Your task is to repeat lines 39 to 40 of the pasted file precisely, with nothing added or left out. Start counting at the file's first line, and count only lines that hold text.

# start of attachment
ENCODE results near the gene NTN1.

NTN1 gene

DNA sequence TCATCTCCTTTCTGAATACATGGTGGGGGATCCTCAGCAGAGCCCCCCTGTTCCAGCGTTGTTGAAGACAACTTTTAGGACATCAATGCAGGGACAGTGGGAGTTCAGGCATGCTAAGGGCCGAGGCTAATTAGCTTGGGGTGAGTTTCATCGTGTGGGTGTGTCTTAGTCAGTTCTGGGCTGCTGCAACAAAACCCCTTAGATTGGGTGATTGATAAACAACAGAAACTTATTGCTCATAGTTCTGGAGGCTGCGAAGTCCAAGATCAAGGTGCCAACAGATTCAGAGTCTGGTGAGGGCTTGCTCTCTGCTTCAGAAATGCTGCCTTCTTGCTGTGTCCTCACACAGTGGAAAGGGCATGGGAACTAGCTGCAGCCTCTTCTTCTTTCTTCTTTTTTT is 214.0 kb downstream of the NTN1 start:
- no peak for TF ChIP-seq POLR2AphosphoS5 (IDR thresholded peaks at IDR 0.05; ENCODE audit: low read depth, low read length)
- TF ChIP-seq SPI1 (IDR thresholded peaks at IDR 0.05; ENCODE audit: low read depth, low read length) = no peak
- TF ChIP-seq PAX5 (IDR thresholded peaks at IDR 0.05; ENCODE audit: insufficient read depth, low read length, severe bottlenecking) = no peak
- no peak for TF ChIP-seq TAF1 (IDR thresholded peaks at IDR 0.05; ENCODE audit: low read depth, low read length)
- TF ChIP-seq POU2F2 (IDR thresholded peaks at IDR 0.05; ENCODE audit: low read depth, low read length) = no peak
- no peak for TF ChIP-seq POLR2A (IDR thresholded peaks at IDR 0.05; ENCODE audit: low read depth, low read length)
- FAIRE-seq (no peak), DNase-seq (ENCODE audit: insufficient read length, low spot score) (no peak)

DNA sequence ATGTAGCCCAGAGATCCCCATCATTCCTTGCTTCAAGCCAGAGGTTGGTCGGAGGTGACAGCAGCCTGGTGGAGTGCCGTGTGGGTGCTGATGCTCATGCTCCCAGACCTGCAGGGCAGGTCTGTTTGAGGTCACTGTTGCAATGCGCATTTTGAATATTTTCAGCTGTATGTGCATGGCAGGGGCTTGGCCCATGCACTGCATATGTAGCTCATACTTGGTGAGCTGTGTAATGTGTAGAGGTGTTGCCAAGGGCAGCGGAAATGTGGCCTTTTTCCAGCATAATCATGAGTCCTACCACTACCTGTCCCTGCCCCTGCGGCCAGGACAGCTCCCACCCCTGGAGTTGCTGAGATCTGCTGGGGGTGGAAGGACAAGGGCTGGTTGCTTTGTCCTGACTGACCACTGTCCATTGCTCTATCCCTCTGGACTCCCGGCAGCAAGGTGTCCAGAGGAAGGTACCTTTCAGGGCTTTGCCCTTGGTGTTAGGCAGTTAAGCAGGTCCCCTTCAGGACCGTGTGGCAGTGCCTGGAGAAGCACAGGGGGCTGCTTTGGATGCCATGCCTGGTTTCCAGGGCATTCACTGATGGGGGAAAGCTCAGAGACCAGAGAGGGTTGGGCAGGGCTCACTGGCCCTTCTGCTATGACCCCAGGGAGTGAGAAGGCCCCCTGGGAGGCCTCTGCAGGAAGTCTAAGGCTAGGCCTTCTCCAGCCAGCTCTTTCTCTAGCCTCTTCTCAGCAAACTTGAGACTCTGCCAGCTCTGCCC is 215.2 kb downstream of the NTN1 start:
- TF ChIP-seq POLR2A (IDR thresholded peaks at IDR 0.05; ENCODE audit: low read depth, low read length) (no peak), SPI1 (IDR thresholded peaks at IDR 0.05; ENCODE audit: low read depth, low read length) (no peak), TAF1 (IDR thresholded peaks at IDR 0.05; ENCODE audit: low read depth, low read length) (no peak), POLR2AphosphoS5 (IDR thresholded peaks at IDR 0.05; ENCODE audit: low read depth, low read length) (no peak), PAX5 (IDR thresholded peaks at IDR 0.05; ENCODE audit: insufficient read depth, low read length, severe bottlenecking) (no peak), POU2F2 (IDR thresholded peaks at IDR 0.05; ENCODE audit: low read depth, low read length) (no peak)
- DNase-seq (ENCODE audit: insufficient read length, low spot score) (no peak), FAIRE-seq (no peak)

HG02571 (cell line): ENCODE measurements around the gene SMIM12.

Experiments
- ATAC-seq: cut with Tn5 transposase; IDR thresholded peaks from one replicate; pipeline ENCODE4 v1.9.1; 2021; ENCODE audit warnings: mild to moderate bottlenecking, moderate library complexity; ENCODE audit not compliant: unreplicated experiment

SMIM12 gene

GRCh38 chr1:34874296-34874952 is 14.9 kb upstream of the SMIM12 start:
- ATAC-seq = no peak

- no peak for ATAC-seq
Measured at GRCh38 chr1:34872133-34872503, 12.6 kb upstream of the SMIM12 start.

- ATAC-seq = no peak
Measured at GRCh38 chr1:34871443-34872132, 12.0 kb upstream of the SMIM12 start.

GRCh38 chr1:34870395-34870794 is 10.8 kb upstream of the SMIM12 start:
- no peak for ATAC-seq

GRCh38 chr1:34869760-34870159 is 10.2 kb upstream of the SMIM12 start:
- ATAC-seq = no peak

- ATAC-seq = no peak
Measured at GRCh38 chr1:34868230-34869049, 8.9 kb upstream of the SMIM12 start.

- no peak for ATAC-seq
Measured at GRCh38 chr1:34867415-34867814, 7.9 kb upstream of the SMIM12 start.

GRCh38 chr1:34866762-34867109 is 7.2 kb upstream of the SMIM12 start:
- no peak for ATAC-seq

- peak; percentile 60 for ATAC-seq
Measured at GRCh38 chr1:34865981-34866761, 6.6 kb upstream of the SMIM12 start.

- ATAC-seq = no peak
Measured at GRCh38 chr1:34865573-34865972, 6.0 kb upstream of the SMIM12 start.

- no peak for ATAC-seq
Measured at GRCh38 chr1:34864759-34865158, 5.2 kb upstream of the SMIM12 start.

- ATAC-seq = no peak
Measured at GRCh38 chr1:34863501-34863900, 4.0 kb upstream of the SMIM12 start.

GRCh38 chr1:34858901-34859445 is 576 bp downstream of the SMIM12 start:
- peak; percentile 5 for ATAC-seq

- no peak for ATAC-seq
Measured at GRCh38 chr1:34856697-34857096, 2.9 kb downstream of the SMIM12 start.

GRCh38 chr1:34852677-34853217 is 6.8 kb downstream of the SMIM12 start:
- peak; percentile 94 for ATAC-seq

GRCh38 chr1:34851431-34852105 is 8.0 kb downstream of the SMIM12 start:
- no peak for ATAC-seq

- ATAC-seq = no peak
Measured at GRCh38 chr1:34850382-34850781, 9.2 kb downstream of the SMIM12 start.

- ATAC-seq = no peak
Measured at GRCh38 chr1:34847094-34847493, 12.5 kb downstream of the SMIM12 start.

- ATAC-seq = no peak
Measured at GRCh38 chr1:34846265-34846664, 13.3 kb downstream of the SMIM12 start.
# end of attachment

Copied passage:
Measured at GRCh38 chr1:34864759-34865158, 5.2 kb upstream of the SMIM12 start.

- ATAC-seq = no peak